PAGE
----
Exploration of Protein Markers in Lyme Disease

by Rachel Zhang


Lyme disease is a debilitating disease that attacks all over the body, namely the joints and muscle, caused by the bacteria Borrelia burgdorferi. It is spread by the Ixodes tick, deer tick, and is endemic to the Northeastern United States. There are 100,000 new cases in the United States every year.

Map of the U.S. showing reported cases of Lyme Disease for the year 2014.

The first symptom is a bull’s-eye rash around the tick bite. Fever, fatigue, joint pain and muscle pain usually follow within three to thirty days. Facial paralysis, arthritis and heart disease will appear in the late stages of the disease, days or even months after infection.


Borrelia burgdorferi, the bacteria, is a bacterial species of the spirochete class of the genus Borrelia. Borrelia species are considered to be diderm (double-membrane) bacteria.


Current Treatment

Lyme disease is treated by oral antibiotics such as doxycycline or amoxicillin or intravenous ceftriaxone. Antibiotic treatment is halted after a month as there is no evidence that further treatment is effective.

The Problem

10-20% of Lyme disease cases develop into Chronic Lyme disease. Chronic Lyme disease,  also known as post-treatment Lyme disease syndrome appears in patients who have been already treated for acute Lyme disease. The medical community, however, is unsure as to the true underlying cause of Chronic Lyme disease. Currently there is no evidence that the residual pain that Lyme disease patients suffer through after treatment is the result of continued infection.  The two theories are that Chronic Lyme disease is the result of Borrelia burgdorferi bacteria that haven’t been isolated and treated, or that the symptoms are the result of the damage caused to nerves during initial infection. Evidence currently shows that patients with acute Lyme disease have clear differences in blood protein composition than that of uninfected controls. In addition, patients with Chronic Lyme disease have no significant difference in blood protein composition than that of uninfected controls, which strongly suggests that no bacteria is present.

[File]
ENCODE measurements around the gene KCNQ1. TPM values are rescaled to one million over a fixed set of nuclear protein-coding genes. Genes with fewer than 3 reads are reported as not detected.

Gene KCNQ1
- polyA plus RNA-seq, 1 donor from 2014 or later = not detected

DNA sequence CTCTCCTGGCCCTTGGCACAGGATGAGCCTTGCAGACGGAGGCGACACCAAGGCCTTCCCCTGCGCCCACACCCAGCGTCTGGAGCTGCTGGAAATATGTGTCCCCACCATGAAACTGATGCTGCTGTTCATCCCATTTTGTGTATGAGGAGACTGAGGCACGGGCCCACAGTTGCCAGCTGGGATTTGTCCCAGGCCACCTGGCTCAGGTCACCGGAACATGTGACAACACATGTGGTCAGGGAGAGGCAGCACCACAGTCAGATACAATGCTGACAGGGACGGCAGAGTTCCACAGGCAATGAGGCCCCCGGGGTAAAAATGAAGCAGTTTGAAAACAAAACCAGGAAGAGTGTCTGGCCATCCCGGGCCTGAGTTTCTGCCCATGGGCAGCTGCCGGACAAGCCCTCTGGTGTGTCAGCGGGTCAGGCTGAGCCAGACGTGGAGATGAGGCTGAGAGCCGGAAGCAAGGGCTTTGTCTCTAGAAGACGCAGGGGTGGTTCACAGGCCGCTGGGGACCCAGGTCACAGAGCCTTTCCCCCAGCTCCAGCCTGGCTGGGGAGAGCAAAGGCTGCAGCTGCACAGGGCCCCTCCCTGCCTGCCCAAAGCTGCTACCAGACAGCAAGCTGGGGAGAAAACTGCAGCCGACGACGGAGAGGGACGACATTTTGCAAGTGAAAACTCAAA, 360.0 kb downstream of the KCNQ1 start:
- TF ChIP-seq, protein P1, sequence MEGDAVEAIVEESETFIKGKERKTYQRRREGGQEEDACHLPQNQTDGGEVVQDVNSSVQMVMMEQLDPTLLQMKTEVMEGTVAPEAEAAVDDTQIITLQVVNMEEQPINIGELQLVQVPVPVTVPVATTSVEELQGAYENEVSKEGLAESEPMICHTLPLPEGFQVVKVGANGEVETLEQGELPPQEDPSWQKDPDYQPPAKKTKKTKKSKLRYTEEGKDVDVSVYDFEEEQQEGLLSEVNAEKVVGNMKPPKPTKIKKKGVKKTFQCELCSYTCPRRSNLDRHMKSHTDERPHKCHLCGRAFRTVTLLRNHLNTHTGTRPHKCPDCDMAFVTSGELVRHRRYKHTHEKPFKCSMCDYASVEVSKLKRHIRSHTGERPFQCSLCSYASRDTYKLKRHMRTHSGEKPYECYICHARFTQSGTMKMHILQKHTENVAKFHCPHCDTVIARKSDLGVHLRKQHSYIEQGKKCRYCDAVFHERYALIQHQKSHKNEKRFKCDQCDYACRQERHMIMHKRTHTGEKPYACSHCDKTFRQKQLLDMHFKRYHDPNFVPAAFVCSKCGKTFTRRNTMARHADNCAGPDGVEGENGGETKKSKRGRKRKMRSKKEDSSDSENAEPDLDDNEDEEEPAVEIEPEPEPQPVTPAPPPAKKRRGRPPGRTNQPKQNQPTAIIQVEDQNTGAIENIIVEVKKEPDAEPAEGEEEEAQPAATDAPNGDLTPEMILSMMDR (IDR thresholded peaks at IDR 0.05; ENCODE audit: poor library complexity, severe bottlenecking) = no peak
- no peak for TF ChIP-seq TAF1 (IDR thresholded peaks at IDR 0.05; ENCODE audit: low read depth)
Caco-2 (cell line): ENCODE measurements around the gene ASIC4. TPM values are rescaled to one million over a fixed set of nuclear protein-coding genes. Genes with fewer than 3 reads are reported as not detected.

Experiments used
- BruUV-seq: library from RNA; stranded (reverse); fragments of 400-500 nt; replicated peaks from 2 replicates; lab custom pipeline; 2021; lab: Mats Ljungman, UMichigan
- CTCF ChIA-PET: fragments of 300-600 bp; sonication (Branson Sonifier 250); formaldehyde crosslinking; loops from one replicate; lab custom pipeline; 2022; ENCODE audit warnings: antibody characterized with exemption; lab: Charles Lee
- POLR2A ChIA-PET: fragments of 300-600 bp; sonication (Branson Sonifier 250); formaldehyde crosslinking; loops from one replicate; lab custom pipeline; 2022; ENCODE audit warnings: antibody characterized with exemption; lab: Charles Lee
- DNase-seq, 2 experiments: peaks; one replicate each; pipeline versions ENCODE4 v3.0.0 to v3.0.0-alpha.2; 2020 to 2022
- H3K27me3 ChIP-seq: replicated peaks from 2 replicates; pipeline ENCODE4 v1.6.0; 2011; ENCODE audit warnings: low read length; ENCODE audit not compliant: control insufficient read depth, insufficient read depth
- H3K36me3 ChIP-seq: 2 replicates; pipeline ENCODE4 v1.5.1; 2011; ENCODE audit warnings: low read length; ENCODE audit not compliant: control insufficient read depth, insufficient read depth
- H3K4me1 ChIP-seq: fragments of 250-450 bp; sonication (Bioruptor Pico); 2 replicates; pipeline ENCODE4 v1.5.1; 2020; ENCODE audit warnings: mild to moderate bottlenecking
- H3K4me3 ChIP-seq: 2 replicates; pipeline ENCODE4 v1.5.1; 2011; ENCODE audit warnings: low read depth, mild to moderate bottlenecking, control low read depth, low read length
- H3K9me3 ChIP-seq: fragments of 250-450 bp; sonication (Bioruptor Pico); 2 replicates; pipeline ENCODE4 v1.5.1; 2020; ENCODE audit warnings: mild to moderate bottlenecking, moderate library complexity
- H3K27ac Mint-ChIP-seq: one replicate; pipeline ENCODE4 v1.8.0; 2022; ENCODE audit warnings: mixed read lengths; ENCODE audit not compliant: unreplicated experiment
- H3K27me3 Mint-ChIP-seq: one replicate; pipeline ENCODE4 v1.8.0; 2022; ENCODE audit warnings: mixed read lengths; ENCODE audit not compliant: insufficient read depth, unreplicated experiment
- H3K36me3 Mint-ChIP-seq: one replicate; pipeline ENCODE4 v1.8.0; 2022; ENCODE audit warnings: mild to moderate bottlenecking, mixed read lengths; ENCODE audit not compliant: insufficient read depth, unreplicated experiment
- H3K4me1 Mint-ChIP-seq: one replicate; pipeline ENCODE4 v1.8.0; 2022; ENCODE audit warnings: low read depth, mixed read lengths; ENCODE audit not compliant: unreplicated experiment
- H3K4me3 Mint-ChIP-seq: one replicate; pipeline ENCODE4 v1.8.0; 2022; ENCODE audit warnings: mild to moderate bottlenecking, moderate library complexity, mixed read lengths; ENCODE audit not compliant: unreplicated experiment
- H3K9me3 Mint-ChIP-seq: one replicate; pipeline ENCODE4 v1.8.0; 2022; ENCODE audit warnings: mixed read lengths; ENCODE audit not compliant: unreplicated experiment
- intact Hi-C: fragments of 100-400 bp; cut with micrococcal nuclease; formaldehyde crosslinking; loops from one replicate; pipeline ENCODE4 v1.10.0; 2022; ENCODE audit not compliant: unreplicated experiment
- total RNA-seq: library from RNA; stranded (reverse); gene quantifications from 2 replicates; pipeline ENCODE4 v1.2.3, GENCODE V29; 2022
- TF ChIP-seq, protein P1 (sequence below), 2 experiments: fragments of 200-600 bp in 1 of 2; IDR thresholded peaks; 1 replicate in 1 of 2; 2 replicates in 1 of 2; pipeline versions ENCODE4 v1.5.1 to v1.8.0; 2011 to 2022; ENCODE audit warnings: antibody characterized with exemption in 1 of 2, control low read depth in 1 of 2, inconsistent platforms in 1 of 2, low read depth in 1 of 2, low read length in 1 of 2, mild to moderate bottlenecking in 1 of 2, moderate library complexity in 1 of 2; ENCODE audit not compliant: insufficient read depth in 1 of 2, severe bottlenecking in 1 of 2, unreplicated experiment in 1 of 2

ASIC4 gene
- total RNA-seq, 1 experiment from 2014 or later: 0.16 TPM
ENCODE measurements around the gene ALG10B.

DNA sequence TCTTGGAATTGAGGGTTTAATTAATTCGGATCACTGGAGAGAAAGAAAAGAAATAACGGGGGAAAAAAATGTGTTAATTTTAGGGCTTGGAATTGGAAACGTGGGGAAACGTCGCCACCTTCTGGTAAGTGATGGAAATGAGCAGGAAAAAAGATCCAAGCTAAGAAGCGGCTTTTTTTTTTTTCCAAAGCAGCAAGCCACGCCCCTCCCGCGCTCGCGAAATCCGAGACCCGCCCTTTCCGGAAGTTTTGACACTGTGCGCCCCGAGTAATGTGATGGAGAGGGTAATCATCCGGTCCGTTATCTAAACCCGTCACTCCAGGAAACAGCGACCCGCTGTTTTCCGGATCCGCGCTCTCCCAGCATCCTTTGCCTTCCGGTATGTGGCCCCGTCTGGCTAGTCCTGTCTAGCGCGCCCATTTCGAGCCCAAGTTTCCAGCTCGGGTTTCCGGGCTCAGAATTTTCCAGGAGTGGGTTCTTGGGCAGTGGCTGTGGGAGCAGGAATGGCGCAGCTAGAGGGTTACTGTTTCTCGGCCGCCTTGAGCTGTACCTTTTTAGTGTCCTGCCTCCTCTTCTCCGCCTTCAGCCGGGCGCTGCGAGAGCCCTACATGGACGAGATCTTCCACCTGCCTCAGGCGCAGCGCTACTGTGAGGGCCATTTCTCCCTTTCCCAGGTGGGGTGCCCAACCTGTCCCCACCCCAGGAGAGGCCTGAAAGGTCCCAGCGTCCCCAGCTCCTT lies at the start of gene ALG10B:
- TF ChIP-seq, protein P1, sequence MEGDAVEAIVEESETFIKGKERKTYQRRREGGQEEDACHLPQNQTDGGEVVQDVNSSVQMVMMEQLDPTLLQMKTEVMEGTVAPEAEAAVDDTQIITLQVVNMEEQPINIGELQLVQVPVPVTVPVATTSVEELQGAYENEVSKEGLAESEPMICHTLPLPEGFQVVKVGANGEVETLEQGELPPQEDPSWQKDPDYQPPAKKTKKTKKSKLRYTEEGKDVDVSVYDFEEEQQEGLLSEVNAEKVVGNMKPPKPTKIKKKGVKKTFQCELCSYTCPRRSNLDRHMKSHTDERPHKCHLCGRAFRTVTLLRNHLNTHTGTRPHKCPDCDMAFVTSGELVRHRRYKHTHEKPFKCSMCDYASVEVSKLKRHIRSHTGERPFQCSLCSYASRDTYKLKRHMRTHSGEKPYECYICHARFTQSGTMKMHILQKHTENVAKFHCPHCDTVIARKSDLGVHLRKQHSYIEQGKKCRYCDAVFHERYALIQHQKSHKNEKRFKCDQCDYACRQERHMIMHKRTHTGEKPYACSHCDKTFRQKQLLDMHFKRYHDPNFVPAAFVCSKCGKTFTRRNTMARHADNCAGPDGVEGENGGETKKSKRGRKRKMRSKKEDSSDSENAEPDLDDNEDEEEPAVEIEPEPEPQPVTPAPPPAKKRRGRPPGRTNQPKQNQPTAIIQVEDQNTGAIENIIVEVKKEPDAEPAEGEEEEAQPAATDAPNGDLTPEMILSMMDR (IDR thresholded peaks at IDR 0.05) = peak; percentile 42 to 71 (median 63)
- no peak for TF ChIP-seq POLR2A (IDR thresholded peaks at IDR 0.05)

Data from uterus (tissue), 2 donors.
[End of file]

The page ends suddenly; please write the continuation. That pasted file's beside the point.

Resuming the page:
My project was to optimize urine protein enrichment procedure for investigating Borrelia surface proteins in Lyme patient urine in order to be able to clearly study the gel. This contributes to the bigger project of whether Borrelia burgdorferi is the cause of Chronic Lyme disease. In 1991, the detection of Borrelia burgdorferi in urine was shown by Goodman. Since the Borrelia protein concentrations in urine are too low to be detected by the detection method, we need to enrich the samples first.


As shown in Figure 1, proteins in all four urine samples processed in this experiment were successfully concentrated without significant signs of degradation (typical bands or smear in < 10KDa MW area) or precipitation (smear in top >130 KDa area).

In conclusion, the ProteoSpin Urine Protein Concentration Micro Kit provides a simple and straightforward method to concentrate urine proteins with minimum degradation, sample loss and precipitation. The dilution ratio we discovered provides the clearest gel pictures. This same procedure is also able to simultaneously remove the smell, color and solvents from the urine, which is very helpful for downstream sample analysis.

These processed urine samples have been further analyzed in the lab by mass spectrometry and other antibody-based tests. The same urine protein concentration procedure is going to be applied in ongoing large-scale clinical sample analysis for Lyme disease biomarker discovery.

gel pic 3

Figure 1, Silver staining SDS-PAGE gel showing urine proteins after concentration. All four urine samples processed in this experiment presented positive protein bands in MW range from 10KDa to 120 KDa.